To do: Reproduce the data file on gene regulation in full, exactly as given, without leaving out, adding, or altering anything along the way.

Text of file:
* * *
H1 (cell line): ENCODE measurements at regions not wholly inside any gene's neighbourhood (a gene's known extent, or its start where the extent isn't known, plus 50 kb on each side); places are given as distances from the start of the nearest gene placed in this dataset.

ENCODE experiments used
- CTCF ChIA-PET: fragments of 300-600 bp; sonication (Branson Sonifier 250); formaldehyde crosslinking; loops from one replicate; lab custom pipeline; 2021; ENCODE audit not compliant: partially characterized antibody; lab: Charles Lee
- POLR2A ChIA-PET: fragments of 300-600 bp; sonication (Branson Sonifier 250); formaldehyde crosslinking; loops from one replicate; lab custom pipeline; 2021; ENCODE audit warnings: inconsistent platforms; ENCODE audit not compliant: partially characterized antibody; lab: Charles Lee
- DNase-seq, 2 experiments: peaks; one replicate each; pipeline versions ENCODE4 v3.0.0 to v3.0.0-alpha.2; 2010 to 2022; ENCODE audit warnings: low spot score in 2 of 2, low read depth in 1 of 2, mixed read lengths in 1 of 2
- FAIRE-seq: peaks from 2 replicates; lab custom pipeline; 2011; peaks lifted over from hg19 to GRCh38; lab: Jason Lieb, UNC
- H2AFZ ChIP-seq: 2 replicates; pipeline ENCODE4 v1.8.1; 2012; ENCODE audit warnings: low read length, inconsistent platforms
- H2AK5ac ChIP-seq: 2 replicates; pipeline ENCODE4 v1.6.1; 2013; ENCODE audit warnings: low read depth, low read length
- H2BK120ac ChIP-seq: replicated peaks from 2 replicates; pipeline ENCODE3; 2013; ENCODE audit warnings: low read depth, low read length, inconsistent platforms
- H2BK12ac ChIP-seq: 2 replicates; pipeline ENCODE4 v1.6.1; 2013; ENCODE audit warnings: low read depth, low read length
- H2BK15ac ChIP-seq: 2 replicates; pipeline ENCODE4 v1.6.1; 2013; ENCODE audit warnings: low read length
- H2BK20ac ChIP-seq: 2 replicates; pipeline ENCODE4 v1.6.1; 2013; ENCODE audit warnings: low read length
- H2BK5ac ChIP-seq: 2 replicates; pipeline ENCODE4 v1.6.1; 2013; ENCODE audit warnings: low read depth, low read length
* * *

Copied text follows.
H1 (cell line): ENCODE measurements at regions not wholly inside any gene's neighbourhood (a gene's known extent, or its start where the extent isn't known, plus 50 kb on each side); places are given as distances from the start of the nearest gene placed in this dataset.

ENCODE experiments used
- CTCF ChIA-PET: fragments of 300-600 bp; sonication (Branson Sonifier 250); formaldehyde crosslinking; loops from one replicate; lab custom pipeline; 2021; ENCODE audit not compliant: partially characterized antibody; lab: Charles Lee
- POLR2A ChIA-PET: fragments of 300-600 bp; sonication (Branson Sonifier 250); formaldehyde crosslinking; loops from one replicate; lab custom pipeline; 2021; ENCODE audit warnings: inconsistent platforms; ENCODE audit not compliant: partially characterized antibody; lab: Charles Lee
- DNase-seq, 2 experiments: peaks; one replicate each; pipeline versions ENCODE4 v3.0.0 to v3.0.0-alpha.2; 2010 to 2022; ENCODE audit warnings: low spot score in 2 of 2, low read depth in 1 of 2, mixed read lengths in 1 of 2
- FAIRE-seq: peaks from 2 replicates; lab custom pipeline; 2011; peaks lifted over from hg19 to GRCh38; lab: Jason Lieb, UNC
- H2AFZ ChIP-seq: 2 replicates; pipeline ENCODE4 v1.8.1; 2012; ENCODE audit warnings: low read length, inconsistent platforms
- H2AK5ac ChIP-seq: 2 replicates; pipeline ENCODE4 v1.6.1; 2013; ENCODE audit warnings: low read depth, low read length
- H2BK120ac ChIP-seq: replicated peaks from 2 replicates; pipeline ENCODE3; 2013; ENCODE audit warnings: low read depth, low read length, inconsistent platforms
- H2BK12ac ChIP-seq: 2 replicates; pipeline ENCODE4 v1.6.1; 2013; ENCODE audit warnings: low read depth, low read length
- H2BK15ac ChIP-seq: 2 replicates; pipeline ENCODE4 v1.6.1; 2013; ENCODE audit warnings: low read length
- H2BK20ac ChIP-seq: 2 replicates; pipeline ENCODE4 v1.6.1; 2013; ENCODE audit warnings: low read length
- H2BK5ac ChIP-seq: 2 replicates; pipeline ENCODE4 v1.6.1; 2013; ENCODE audit warnings: low read depth, low read length